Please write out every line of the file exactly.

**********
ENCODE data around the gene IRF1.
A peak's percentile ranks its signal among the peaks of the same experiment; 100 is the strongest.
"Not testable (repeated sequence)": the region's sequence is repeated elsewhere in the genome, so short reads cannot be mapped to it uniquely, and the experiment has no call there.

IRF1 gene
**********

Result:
ENCODE data around the gene IRF1.
A peak's percentile ranks its signal among the peaks of the same experiment; 100 is the strongest.
"Not testable (repeated sequence)": the region's sequence is repeated elsewhere in the genome, so short reads cannot be mapped to it uniquely, and the experiment has no call there.

IRF1 gene